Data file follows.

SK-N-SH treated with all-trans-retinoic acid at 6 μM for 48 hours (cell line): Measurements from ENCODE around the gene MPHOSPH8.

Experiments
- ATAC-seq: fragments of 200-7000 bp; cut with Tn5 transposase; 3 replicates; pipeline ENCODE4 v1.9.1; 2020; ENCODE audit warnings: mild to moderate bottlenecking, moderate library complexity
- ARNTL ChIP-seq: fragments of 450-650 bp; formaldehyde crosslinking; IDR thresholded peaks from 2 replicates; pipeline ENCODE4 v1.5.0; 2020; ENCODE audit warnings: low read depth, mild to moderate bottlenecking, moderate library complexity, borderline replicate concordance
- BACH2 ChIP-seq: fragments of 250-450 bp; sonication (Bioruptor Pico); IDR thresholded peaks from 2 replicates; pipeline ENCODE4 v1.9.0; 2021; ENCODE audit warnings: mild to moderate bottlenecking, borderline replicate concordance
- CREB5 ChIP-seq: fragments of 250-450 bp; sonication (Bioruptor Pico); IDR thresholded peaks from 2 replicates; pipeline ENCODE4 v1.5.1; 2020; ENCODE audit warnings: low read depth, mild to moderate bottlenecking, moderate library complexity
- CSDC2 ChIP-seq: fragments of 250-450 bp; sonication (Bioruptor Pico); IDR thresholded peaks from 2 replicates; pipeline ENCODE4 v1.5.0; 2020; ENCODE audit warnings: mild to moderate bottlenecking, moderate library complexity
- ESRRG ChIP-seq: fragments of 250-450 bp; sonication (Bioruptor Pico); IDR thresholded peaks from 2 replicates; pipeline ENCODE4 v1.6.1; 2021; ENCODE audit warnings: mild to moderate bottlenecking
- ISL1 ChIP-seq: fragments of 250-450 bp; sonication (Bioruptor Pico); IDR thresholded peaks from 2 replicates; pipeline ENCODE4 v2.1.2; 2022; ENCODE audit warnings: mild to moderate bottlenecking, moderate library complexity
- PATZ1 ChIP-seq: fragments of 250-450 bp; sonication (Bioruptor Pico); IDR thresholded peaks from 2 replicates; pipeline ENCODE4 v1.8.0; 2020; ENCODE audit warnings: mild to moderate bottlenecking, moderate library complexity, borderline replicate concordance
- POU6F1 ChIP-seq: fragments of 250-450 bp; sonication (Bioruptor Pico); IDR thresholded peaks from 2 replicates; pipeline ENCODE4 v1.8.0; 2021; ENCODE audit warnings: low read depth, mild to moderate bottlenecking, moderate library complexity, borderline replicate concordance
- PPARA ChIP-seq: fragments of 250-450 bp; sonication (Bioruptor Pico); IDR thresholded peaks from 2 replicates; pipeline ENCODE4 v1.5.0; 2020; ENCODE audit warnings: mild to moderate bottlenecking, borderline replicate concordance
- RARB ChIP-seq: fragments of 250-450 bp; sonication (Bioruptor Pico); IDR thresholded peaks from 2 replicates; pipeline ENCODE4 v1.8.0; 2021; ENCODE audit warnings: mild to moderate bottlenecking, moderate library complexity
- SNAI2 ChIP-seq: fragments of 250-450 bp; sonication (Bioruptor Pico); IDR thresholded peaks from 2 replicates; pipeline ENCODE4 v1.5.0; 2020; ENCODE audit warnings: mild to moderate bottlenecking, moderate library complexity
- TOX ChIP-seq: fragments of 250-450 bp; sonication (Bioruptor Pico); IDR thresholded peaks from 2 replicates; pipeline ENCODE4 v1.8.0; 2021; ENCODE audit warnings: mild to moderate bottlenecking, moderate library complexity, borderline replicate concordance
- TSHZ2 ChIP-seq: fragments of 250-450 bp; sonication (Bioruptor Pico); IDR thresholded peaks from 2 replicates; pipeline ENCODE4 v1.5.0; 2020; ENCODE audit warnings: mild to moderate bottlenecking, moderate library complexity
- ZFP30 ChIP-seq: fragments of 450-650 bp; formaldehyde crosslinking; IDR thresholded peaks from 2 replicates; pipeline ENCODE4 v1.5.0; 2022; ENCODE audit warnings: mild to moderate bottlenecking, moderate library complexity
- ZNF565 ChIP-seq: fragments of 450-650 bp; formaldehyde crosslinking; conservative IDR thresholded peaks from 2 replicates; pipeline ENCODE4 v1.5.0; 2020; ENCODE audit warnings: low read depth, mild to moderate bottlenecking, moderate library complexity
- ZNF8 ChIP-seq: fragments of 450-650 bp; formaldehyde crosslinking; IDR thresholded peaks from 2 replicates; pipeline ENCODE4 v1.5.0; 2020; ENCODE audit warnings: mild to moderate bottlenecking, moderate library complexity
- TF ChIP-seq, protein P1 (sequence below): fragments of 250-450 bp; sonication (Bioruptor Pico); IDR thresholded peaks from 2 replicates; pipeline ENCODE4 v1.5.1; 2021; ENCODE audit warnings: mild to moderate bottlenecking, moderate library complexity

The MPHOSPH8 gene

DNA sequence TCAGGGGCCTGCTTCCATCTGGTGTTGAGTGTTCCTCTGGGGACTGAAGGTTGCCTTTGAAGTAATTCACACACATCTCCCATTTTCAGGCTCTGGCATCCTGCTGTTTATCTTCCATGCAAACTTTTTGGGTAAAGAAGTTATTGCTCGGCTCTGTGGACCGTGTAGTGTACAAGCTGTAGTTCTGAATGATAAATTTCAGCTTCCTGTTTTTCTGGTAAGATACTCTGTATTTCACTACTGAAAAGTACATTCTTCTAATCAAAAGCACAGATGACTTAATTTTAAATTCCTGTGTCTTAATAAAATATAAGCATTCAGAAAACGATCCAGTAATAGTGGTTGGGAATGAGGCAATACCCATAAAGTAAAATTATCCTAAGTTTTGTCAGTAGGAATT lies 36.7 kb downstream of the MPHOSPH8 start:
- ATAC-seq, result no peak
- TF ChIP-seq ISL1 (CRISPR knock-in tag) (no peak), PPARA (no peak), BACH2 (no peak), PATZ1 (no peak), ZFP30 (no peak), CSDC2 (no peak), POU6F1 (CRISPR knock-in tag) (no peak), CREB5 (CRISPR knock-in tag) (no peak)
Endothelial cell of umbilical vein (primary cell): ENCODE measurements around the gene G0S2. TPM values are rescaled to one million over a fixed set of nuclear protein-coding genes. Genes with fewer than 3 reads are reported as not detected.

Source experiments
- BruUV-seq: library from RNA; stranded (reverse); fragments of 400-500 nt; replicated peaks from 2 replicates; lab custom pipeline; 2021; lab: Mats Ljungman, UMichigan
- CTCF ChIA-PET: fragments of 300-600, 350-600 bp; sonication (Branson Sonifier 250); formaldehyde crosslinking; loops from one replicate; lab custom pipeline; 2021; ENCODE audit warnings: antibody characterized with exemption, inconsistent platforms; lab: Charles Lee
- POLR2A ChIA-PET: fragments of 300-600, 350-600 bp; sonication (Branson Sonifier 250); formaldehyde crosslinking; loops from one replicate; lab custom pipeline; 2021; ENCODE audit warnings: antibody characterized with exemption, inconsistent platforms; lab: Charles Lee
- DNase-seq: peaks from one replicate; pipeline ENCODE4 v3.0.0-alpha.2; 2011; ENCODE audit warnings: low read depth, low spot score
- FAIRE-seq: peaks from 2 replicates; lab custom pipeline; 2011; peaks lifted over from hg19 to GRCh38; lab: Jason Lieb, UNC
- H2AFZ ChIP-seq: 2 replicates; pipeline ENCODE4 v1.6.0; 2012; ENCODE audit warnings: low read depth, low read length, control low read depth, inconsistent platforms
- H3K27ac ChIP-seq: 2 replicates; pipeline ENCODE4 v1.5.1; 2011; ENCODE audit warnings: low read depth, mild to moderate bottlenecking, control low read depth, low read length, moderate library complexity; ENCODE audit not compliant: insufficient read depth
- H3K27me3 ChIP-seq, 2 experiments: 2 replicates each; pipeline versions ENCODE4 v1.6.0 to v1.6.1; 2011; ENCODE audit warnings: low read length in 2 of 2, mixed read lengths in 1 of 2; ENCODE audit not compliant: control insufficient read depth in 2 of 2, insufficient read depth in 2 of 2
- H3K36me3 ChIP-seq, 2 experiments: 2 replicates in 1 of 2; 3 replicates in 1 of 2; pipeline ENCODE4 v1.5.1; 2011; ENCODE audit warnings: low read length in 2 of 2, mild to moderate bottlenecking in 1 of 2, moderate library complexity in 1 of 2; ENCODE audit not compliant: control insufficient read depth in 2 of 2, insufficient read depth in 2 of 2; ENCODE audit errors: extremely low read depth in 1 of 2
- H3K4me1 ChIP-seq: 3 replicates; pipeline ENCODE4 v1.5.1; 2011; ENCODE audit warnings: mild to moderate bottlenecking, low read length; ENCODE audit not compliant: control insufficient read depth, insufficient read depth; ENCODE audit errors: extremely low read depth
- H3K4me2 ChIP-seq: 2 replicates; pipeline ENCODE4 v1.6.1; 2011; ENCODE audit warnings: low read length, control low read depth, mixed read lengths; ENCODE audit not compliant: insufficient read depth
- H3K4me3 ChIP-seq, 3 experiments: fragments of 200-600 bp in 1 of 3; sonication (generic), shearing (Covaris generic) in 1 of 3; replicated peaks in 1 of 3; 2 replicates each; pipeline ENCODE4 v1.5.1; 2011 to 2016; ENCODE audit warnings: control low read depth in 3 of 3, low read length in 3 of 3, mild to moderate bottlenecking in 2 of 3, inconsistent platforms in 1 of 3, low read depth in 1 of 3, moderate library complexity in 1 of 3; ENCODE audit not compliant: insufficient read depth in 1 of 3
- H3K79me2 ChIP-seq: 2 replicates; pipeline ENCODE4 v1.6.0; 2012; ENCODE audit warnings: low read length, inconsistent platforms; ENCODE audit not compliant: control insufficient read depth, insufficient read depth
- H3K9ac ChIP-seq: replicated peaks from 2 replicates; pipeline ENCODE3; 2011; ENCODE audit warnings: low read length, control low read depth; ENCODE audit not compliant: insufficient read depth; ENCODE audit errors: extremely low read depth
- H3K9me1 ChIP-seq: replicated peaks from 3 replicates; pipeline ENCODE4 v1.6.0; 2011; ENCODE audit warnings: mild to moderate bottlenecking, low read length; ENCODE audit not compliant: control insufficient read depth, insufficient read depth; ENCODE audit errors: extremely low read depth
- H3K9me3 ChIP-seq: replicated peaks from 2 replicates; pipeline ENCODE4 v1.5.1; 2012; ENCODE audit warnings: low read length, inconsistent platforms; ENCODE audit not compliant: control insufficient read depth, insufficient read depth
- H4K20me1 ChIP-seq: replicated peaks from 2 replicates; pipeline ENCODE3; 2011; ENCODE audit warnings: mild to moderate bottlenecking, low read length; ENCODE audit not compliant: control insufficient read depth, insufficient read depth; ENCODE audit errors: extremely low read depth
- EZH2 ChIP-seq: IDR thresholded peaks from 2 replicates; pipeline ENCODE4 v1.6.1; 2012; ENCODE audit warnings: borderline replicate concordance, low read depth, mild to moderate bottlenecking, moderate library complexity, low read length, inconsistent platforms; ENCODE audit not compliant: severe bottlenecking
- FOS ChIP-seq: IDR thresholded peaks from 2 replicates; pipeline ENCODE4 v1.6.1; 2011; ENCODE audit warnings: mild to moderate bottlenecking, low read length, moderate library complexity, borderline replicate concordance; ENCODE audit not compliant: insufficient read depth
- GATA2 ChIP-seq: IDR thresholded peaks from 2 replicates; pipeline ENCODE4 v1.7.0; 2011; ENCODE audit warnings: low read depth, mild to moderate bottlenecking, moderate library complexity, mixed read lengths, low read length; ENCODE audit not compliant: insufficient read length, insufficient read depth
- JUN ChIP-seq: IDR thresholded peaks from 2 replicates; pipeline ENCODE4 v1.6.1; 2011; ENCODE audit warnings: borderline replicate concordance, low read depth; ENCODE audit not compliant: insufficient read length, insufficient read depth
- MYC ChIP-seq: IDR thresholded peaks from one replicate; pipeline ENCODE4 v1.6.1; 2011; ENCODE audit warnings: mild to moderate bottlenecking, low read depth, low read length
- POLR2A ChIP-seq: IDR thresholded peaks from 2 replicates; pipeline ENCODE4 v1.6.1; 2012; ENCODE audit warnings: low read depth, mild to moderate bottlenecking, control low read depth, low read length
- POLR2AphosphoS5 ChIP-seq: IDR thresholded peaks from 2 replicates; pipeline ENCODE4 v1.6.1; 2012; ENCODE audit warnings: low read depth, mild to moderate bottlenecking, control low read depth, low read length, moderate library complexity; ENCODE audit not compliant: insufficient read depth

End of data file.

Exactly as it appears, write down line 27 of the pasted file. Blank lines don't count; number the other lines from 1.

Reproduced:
- BruUV-seq: library from RNA; stranded (reverse); fragments of 400-500 nt; replicated peaks from 2 replicates; lab custom pipeline; 2021; lab: Mats Ljungman, UMichigan